Jeff Nelson

Fellow Follow-Up: Jeff Nelson

2011 Bluhm/Helfand Social Innovation Fellow, Jeff Nelson, is on the fast track to success as a young social entrepreneur. But, his story started way back 2007 as a corps member for Teach for America. (Read more about Jeff here!)

How did you start your project? What were the first steps to turn your idea into action? What were the biggest initial challenges? What lessons did you learn?
As a TFA corps member in Chicago, my sixth graders made tremendous progress academically and socially. However, statistics predicted that only two of my 32 students would graduate from college. Knowing that my students deserved better, and that we were failing to meet students’ needs in classrooms across the country, I joined US Empowered in 2007. Together with help from key supporters, the co-founders grew US Empowered from scratch, motivated by the idea that a teacher-led movement could change these statistics in Chicago and beyond.

We leveraged this unique opportunity and convergence of resources to build a model that inspires teachers to invest long-term in challenging schools; convinces families that college is an option; inspires school leaders to operate with optimism when resources are limited; and moves supporters to get involved despite troubling statistics. Philanthropists, business leaders, district officials and community partners are desperate for concrete solutions and meaningful ways to change their communities. Our incredible progress to date and the sense of possibility that guides our work convince me that US Empowered is that solution.
More specifically, our first five years of operations were focused on honing the program model. We developed and tested pilots, defined and refined our theory of change based on our experiences on the ground in schools, and raised seed funds. Our biggest initial challenges during this early period were 1) proving that a teacher-led model was a viable path to transformational outcomes, and 2) testing pilots while growing and at an exponential rate, trying to meet demand.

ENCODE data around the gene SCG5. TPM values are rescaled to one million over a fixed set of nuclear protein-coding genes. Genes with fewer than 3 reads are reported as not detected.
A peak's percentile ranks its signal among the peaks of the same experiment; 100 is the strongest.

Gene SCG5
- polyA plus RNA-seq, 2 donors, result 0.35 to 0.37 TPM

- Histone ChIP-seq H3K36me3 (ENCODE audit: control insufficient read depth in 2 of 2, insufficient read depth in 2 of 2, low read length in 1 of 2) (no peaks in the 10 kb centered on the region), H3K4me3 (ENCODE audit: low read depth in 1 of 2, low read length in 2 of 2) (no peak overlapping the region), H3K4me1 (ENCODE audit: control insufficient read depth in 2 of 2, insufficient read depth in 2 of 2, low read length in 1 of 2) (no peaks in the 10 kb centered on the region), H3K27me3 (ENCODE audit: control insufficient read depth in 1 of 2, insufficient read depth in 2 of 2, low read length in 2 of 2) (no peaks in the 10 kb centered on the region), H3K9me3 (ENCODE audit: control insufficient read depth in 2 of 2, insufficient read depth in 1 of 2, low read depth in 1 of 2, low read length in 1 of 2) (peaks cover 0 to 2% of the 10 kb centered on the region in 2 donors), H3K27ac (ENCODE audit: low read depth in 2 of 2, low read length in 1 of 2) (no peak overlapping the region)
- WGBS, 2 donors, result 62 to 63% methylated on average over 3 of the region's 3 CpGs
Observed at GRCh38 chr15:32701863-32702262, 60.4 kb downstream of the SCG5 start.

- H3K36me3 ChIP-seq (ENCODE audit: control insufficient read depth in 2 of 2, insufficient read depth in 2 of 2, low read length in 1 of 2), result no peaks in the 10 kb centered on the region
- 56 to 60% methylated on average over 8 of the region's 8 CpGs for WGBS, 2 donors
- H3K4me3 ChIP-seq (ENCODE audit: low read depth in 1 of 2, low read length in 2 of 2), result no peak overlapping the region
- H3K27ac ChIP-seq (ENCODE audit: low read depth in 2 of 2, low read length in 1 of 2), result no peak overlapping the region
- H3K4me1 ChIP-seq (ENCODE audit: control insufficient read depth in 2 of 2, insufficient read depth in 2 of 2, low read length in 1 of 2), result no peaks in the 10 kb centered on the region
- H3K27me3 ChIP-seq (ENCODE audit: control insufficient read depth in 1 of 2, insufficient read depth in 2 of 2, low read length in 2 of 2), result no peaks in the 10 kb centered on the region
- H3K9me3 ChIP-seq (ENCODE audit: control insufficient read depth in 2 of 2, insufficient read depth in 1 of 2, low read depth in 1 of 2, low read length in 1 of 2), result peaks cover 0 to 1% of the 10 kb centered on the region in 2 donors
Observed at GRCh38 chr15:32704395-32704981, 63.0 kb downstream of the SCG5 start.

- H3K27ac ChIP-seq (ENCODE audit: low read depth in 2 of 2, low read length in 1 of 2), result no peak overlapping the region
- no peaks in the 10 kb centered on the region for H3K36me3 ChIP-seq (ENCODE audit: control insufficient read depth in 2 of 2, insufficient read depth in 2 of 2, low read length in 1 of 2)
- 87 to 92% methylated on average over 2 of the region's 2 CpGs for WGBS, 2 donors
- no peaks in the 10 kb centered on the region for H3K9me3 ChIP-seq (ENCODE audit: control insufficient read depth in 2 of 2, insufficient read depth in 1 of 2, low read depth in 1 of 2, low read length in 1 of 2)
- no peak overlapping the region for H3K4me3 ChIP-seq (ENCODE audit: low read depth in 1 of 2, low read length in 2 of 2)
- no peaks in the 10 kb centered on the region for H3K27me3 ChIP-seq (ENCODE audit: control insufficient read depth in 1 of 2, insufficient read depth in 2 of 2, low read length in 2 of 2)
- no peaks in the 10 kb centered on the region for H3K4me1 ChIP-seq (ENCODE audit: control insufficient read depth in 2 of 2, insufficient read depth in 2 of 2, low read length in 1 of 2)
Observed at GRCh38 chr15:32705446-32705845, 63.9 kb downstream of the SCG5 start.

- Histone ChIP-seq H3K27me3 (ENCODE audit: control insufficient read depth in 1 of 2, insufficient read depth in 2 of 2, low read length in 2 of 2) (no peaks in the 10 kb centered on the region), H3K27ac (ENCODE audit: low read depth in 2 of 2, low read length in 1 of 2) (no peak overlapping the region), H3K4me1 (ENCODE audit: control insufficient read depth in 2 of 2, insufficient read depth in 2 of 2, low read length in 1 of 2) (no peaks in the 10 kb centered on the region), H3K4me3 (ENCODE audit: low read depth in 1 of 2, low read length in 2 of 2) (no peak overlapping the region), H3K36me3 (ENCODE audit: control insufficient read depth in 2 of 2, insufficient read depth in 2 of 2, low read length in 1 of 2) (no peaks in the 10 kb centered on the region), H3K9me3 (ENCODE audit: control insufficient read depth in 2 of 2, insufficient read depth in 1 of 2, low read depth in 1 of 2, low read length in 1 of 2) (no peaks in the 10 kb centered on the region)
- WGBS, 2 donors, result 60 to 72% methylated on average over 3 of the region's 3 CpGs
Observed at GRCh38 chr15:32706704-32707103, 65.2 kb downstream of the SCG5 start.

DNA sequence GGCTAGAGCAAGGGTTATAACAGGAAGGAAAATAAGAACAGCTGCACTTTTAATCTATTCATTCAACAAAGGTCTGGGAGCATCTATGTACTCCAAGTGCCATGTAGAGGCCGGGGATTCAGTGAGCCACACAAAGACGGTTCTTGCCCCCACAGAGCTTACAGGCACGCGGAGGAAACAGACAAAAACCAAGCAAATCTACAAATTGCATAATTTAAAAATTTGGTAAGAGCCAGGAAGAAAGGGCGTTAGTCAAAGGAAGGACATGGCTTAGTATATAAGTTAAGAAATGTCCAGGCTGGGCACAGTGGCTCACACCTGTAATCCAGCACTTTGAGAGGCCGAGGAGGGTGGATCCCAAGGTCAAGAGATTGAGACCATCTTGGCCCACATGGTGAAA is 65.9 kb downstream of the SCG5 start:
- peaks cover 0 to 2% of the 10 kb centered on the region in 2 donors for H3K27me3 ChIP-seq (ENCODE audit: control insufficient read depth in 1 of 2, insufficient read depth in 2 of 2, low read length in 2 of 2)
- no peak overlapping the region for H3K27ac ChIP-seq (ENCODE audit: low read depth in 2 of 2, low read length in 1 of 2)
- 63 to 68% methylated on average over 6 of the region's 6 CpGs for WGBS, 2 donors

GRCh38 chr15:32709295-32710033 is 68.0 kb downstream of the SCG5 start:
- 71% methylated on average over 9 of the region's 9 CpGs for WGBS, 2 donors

Our biggest lessons during this time were learning how to fail faster, as gracefully as possible. We are a small team and learned how to best work efficiently, be flexible, cultivate allies, and rely on solid data for all decisions, even preliminary data.
There is one particular story about learning that fits here: In 2009, the US Empowered executive team and I began to identify concerning data trends in our after-school model. Enthusiasm for and commitment to the program remained high according to surveys, but student gains were unremarkable and teacher retention began to slip. I led my team through an important reflection process during which we carefully analyzed our data and identified the root cause of the concerning trend. We realized that we needed to transition our model into a credit-bearing, daily in-school course for all US Empowered students.
Many stakeholders voiced doubts, and initially our board of directors was wary of this change. But we saw an opportunity to increase student outcomes, cut costs significantly and retain more teachers by shifting our delivery model. We made the difficult decision to implement an in-school model, and the choice has paid dividends. As we continue to hone our model and build the necessary infrastructure to grow and scale our movement, we are constantly evaluating every aspect of US Empowered with a scrupulous eye on data. Careful reflection and disciplined evaluation are the heart of US Empowered, and play an especially valuable role when faced with challenging decisions and circumstances.
Connect with US Empowered:
Twitter: @TEAMUSEmpowered
 Jeff Nelson has led US Empowered since March 2007, guiding vast programmatic expansion and strategy planning efforts.

Leave a Reply

This site uses Akismet to reduce spam. Learn how your comment data is processed.